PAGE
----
These well-lubricated ideas quickly spread through the world due to American global dominance.

It didn’t take long before institutions were accused of failing, experts gained the prefix “so-called”, and “elites” ceased to be the mega rich or those born with silver spoons, but were redefined as educated people who questioned the self-interest orthodoxy.

The globe was being groomed for a profoundly different settlement than the one that grew out of the conflagration of war, one that ignored complexity, challenged the rule of law, bred oligarchs, and undermined fairness.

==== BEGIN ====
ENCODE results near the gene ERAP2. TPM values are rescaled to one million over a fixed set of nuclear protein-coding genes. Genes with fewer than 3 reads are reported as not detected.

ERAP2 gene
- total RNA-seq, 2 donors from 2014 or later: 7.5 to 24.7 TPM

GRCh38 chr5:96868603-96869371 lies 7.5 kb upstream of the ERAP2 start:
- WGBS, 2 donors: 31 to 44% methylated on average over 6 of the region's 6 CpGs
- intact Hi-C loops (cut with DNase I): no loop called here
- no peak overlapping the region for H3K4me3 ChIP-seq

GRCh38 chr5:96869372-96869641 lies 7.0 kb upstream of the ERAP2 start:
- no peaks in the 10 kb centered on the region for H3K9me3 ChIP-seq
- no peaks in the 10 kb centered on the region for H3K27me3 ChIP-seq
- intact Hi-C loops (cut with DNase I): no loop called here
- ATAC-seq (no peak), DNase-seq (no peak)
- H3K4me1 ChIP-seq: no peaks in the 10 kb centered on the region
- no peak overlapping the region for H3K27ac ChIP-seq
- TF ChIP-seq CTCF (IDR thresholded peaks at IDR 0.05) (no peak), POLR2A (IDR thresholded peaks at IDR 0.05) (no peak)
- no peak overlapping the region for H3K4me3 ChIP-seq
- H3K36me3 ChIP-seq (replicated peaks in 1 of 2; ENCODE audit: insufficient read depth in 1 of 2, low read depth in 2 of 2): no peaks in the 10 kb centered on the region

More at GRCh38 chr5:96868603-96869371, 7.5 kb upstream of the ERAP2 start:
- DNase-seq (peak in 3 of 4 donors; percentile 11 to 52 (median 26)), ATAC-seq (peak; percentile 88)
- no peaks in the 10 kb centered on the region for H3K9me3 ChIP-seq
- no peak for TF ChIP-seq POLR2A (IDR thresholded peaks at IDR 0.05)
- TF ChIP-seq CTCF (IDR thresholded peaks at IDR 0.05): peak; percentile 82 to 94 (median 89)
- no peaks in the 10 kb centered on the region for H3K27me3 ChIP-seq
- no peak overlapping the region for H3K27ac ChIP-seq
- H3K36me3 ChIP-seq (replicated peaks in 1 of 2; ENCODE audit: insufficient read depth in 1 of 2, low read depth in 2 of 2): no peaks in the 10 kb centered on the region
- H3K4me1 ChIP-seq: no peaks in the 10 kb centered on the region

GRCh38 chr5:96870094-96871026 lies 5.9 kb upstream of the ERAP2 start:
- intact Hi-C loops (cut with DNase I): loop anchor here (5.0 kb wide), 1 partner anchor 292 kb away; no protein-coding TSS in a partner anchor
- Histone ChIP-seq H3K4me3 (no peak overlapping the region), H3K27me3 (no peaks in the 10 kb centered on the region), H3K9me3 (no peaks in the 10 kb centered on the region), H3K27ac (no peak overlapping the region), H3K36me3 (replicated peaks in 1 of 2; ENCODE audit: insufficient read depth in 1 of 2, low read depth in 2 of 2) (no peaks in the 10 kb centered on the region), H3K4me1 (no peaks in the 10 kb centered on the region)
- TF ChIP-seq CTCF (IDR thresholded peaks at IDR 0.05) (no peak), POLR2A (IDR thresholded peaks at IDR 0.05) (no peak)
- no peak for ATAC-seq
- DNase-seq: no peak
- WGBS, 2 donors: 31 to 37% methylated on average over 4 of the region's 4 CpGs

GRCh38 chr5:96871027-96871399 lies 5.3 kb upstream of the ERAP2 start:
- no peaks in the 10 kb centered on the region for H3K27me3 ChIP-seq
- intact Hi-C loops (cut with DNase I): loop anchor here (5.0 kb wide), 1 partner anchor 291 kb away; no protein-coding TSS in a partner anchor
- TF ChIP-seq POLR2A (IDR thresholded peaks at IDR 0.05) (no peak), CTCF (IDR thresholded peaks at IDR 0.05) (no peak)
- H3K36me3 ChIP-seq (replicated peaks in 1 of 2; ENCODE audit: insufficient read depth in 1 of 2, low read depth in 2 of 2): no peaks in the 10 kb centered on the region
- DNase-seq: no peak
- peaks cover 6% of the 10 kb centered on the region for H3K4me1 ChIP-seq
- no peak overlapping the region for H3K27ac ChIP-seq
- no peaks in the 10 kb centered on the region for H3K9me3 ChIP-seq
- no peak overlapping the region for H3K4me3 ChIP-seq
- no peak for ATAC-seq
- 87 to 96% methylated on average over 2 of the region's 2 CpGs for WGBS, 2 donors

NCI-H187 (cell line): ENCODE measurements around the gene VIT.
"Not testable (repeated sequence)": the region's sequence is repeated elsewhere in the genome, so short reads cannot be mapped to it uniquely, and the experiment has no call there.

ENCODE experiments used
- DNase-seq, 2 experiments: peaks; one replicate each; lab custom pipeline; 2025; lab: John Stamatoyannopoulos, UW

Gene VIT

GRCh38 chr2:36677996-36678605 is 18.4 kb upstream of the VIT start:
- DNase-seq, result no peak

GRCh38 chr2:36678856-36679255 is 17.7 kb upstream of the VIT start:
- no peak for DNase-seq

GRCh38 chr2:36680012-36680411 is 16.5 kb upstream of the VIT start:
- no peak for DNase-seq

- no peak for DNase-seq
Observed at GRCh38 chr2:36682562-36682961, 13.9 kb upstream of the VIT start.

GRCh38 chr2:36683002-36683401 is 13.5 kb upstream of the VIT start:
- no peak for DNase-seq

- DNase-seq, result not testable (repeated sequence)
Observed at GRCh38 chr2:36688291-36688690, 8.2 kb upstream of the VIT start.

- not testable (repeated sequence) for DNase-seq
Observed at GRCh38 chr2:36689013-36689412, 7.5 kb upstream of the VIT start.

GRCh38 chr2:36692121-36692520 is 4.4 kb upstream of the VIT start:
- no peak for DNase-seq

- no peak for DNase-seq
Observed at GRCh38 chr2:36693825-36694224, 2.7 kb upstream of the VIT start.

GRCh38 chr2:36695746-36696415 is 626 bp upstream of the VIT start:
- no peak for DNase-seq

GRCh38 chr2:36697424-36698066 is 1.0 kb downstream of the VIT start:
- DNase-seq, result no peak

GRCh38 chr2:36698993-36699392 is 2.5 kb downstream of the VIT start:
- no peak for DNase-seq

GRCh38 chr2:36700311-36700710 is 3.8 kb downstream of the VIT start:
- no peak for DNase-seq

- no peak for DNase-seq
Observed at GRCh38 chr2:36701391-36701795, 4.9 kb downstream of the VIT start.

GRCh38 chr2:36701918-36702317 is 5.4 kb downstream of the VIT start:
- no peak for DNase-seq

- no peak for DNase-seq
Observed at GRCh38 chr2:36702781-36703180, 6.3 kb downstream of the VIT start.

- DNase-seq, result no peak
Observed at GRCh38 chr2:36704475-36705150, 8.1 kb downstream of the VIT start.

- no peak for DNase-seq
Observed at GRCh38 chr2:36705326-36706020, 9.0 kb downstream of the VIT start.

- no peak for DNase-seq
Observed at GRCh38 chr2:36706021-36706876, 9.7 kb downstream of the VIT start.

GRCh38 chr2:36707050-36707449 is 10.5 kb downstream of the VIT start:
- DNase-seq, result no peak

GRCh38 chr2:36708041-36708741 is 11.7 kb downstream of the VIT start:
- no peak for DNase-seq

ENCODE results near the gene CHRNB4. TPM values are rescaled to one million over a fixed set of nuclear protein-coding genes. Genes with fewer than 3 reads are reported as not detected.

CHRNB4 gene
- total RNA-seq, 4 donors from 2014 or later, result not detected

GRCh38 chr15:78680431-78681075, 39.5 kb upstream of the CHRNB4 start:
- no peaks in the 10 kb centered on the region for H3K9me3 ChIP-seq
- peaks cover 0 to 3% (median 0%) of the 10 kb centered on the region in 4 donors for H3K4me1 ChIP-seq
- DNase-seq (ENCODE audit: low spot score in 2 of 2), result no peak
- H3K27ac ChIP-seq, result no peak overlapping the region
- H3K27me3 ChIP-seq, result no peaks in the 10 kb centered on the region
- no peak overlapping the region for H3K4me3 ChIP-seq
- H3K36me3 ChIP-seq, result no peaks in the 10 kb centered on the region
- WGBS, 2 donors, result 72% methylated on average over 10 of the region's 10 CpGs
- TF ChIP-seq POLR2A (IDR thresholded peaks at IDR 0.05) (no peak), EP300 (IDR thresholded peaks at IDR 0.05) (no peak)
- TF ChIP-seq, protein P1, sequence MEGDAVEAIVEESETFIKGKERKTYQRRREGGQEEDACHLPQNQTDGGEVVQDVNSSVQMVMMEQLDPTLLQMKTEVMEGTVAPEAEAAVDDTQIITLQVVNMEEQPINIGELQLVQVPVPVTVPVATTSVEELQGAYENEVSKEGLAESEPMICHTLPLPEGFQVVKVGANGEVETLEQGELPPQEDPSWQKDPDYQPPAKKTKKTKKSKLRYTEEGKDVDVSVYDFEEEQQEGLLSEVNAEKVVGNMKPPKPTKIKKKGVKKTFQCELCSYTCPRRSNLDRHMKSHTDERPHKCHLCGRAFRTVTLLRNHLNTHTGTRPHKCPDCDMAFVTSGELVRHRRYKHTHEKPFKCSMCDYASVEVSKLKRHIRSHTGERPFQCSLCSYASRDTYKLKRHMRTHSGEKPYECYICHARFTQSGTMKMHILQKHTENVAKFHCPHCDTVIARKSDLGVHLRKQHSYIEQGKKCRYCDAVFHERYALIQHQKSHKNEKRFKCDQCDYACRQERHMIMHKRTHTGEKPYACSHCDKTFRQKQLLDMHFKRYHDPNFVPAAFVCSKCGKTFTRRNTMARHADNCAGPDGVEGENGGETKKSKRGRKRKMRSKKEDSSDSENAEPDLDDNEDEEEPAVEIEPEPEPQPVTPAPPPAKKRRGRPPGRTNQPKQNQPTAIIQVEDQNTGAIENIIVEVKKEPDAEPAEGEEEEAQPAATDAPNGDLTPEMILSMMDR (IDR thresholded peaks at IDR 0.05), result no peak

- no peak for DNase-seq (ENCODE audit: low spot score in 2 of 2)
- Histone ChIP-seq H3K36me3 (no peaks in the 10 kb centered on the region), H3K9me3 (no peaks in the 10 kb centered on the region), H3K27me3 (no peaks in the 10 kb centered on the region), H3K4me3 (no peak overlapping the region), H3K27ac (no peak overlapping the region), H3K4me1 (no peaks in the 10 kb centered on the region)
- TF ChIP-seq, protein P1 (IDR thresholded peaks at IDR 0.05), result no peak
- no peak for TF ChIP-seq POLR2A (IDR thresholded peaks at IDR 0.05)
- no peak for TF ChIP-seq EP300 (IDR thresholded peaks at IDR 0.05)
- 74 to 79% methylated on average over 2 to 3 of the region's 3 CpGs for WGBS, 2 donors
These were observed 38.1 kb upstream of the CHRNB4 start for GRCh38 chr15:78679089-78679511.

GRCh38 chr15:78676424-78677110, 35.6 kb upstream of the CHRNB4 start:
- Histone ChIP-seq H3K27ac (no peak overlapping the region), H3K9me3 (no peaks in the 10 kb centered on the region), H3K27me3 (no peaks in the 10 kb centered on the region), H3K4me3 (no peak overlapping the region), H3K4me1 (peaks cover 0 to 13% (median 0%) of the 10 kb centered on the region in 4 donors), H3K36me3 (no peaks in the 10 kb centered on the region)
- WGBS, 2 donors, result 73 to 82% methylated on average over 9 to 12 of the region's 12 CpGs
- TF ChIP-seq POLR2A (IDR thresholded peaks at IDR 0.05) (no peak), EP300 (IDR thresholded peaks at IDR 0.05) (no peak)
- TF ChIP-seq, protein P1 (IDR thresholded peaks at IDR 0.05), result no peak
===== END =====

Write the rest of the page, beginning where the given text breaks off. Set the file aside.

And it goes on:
Further reading: The restorationist impulse: why we hanker for the old ways


Understanding populism’s rise

Millions of words have been written in an attempt to make sense of the recent global political disruptions that are conveniently grouped under the banner of “populism”.

Although newspaper sales are at their lowest since 1945, the hunger for news, information and analysis, and the expectation that it can be found, remains. Explanations are sought in personal experience, in nostalgia, or by slicing and dicing the data from opinion polls and voting patterns.

Professor Pippa Norris of Harvard University calculates that the populist vote (both left and right) in Europe has doubled since the 1960s to reach double digits.

Pauline Hanson’s One Nation has demonstrated with remarkable effectiveness a broader global trend: the ability of a relatively small voting bloc to catalyse a response from political parties that do not share their same extreme values.